The Committee on Nutrition of the American Academy of Pediatrics (AAP) last issued a statement in 1986 on the topic of fluoride supplementation for children. The recommendations made at that time recently have been reassessed because of what seems to be an increased incidence of dental fluorosis in children living in the United States. Dental fluorosis appears during tooth formation and is caused by excessive fluoride ingestion, which leads to enamel protein retention, hypomineralization of the dental enamel and dentin, and disruption of crystal formation. The effect is cosmetic only, ranging from barely perceptible white striations or specks to confluent areas of pitting or brownish gray staining. Teeth affected by fluorosis seem to continue to be resistant to dental caries.
The main sources of fluoride include fluoridated water, foods or drinks reconstituted or prepared with fluoridated water, dentifrices, and fluoride supplements. Water is not fluoridated to a uniform level throughout the United States, and young children ingest significant but variable amounts of fluoride while brushing their teeth with fluoride-containing toothpaste. Because both of these sources of fluoride are difficult to control, attention has been directed again at the dosage of fluoride supplements to attempt to prevent dental fluorosis.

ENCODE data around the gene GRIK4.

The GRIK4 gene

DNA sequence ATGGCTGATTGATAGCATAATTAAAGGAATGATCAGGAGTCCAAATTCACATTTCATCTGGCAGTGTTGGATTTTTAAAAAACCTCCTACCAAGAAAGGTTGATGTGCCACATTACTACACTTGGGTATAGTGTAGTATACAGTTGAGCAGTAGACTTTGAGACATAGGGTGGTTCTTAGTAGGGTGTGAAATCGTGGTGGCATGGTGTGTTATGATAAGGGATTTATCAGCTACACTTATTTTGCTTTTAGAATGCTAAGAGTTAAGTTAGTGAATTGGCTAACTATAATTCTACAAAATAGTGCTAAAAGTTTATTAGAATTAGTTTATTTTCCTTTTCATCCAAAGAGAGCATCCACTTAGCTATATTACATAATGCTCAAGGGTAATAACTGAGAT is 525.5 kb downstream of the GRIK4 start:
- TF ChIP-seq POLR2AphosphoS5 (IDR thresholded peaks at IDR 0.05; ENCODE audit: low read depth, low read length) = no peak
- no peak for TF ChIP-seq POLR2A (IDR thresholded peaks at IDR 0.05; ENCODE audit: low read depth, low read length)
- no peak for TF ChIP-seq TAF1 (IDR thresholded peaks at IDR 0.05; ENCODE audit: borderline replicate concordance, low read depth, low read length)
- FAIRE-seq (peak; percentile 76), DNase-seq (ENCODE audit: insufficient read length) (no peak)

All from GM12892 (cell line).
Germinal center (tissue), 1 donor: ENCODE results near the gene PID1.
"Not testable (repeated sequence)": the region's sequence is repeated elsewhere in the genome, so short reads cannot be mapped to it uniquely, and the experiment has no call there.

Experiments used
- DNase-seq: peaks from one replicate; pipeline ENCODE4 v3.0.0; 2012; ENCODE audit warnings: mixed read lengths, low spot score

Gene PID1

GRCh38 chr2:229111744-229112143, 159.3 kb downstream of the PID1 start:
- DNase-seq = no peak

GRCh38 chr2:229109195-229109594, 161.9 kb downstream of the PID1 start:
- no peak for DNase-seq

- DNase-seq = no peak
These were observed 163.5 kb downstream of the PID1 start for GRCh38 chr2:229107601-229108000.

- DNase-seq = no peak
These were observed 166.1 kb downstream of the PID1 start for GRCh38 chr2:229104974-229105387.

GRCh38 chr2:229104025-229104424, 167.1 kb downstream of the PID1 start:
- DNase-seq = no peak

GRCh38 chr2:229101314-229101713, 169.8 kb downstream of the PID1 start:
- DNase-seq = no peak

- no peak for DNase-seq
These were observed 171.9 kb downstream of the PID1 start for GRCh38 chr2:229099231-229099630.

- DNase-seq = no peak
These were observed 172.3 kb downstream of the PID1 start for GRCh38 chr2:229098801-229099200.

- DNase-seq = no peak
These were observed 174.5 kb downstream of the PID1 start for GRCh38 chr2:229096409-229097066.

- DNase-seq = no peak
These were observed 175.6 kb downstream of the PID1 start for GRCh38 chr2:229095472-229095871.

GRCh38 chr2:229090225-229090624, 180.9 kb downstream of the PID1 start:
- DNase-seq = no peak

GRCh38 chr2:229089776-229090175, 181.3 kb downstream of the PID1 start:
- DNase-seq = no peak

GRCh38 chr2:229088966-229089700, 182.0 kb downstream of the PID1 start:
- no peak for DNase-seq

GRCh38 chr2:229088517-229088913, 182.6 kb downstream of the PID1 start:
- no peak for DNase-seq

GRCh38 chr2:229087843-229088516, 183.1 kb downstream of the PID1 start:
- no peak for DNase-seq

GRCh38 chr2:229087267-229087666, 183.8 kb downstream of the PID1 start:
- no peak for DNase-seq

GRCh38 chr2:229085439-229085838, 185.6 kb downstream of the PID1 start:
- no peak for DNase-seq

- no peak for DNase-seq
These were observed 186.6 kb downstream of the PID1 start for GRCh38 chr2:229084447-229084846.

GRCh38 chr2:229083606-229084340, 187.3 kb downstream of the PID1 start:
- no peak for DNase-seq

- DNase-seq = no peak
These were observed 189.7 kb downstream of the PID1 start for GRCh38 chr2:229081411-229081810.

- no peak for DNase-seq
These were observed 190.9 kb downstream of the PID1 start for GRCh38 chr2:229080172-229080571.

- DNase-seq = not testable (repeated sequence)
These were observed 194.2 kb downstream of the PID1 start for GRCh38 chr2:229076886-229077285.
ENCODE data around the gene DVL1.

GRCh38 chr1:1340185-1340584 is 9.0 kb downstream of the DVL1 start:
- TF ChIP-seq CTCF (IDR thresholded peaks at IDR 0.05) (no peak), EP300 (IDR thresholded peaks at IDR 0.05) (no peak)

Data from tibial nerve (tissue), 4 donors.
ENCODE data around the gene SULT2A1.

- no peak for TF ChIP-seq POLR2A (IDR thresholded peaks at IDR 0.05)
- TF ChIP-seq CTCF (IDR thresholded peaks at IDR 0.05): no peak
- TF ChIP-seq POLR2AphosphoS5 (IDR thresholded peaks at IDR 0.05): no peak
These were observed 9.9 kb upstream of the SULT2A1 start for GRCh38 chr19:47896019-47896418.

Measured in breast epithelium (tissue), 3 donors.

In January 1994, a Dietary Fluoride Workshop sponsored by the American Dental Association was convened to address the issue of dental fluorosis. Although children can receive substantial amounts of fluoride from beverages and dentifrices, the experts at this workshop thought the only source of fluoride that could be easily altered was the supplement prescribed by physicians and dentists.